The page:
Do I need a Carpenter, Joiner or Cabinet Maker?


Whilst the three terms have, in the modern age, become more interchangeable, there are historical differences between the three roles.

The historical hierarchy of woodworkers was Carpenter – Joiner –  Cabinet Maker

These definitions have been drawn from various historical sources and updated to help understand how the roles are defined today.  The division between the three roles is less clear than it was in the 17th and 18th Century but it is useful to understand the basic differences when looking for skilled tradesmen to undertake different aspects of working with wood.



Carpentry means the art of cutting, framing, and putting together timber in the construction of buildings, or an assemblage of pieces of timber connected by being framed together, as the pieces of a roof, partition, floor, etc.



Joinery is the art or work of a joiner; and a joiner is a mechanic who does the woodwork in the covering and finishing of buildings, or whose occupation it is to construct things by joining pieces of wood together. This includes windows, doors and staircases.


Cabinet Maker

The artisan who makes furniture of a more elaborate description is usually called a cabinetmaker, the term “cabinet” being applied to a piece of furniture consisting of a case or box furnished with doors and drawers. Basically, a cabinetmaker is a woodworker who makes cabinets and the finer kind of joiner’s work.

Today, cabinetmakers will work in solid wood, typically hardwoods and sheet materials, though Veneers of highly prized wood may be used for decorative purposes. In choosing over another, the cabinetmaker has to consider ease of construction, appearance, cost, weight, strength and durability.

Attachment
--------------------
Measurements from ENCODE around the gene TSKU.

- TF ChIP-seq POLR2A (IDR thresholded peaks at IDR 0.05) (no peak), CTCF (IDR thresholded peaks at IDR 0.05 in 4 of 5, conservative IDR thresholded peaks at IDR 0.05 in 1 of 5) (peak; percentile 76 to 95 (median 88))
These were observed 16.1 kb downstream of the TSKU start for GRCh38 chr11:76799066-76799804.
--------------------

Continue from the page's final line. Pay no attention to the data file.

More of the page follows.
At Alresford Interiors, we employ a team of highly skilled cabinet makers who take immense pride in the work they do.  They delight in working with clients to make their projects a reality.

For any more help and advice, or if you’re ready to start designing your cabinetry project, please feel free to call us on 01962 733016, email or pop into our workshop and we can get your kitchen project off the ground today! 


Luxury Wood Flooring

If you are looking to upgrade your existing property with a luxurious wood floor or you are building a new build home of your dreams, getting the flooring element right is an essential part of the overall success of the project. I’m sure you will have spent hours painstakingly going over the constructional details and looking at kitchen and bathroom ideas until you are blue in the face but all these investments can so quickly become undervalued when a poor decision is made with regards to a new wooden floor.

Wood flooring generally screams luxury and has done for 100’s of years and some of the best looking floors we have seen are hundreds of years old, improving with age and being truly classy.

It is frustrating the number of times I have seen samples in customers homes that they have been sent by flooring companies; samples that are not much bigger than a business card. You are never going to get a true reflection of what your floor is going to be like with a sample that size. For me, the bigger the better; you really want to give yourself a really good idea of what the floor is going to look like. Samples should be no less than 600 mm long and at least 2 boards wide. These sample boards can then be placed in different rooms and looked at in different lights to see how they work.

There are different factors that assists in giving the wood floor the luxury factor and some floors will just never really have a luxury look at all.


As a general rule thick heavy boards equals quality. Heavy, thick flooring is usually a long lasting solution for your flooring choice often oozing quality and luxury. The main reason you may not opt for a thicker board is that if you are going to have underfloor heating. Some manufacturers recommend you have a thinner board as a thinner board will conduct the heat better. There is an argument however that once the floor is up-to heat it wont make much of a difference.

Grades of wood

Timber is a natural material with a great variation in appearance, knots, colour and grain patterns within one species. In order to separate hardwood flooring in to different groups a well defined wood flooring grading system was introduced.

Wooden floors are graded to enhance the natural beauty of each individual timber by taking in to consideration three following major factors: